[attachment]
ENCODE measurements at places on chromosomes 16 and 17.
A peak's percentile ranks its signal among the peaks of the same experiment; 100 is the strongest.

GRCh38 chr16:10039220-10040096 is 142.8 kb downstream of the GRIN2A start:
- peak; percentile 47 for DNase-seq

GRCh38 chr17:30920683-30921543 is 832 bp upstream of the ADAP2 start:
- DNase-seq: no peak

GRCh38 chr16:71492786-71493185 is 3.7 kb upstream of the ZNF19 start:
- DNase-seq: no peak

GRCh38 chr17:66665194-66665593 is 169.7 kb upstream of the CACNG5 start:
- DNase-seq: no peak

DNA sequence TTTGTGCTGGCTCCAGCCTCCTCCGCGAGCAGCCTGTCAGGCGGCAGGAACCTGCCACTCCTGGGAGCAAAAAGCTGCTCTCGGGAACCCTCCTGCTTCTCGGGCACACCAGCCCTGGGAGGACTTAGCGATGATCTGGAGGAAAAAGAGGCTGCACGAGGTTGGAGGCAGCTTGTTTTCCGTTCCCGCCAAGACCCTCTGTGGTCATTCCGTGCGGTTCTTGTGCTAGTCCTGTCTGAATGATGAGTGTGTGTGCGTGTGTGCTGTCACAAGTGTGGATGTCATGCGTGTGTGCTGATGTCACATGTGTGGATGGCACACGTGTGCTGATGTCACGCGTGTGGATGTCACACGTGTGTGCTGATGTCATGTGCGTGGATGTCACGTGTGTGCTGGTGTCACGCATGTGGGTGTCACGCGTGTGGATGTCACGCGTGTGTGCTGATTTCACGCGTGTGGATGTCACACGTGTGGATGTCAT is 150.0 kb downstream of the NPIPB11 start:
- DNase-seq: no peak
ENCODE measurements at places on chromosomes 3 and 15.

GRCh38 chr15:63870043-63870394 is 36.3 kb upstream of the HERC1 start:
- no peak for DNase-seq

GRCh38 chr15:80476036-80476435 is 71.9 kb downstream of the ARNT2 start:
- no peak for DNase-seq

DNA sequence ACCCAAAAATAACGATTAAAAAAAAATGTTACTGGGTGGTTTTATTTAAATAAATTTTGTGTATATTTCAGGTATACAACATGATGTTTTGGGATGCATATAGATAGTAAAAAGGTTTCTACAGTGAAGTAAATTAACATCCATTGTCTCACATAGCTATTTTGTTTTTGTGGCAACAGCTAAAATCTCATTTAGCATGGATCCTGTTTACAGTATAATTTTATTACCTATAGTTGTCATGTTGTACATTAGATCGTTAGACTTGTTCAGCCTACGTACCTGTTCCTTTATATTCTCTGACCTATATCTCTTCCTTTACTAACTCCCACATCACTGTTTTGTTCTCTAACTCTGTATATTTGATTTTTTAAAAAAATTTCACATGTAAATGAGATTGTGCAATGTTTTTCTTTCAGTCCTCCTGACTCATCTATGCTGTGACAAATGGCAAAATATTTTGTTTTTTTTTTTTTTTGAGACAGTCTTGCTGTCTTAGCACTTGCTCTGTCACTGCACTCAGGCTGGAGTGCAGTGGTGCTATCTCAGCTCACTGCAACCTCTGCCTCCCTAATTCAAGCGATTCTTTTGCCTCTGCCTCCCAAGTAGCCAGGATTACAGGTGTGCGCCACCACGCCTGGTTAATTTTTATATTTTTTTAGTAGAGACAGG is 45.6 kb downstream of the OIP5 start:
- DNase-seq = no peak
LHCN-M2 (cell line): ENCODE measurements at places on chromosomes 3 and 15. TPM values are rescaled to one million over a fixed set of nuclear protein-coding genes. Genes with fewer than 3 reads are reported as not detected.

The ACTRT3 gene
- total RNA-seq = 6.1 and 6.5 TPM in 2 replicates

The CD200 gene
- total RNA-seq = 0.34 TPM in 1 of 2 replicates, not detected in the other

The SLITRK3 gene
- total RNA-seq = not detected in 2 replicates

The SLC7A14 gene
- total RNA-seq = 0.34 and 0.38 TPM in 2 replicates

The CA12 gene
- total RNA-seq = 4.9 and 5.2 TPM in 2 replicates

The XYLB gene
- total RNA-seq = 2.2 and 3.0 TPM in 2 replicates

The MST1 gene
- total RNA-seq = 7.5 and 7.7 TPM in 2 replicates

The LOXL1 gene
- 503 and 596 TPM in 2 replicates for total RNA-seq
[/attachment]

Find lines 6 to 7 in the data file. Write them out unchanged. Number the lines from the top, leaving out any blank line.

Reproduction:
- DNase-seq: no peak

GRCh38 chr16:71492786-71493185 is 3.7 kb upstream of the ZNF19 start: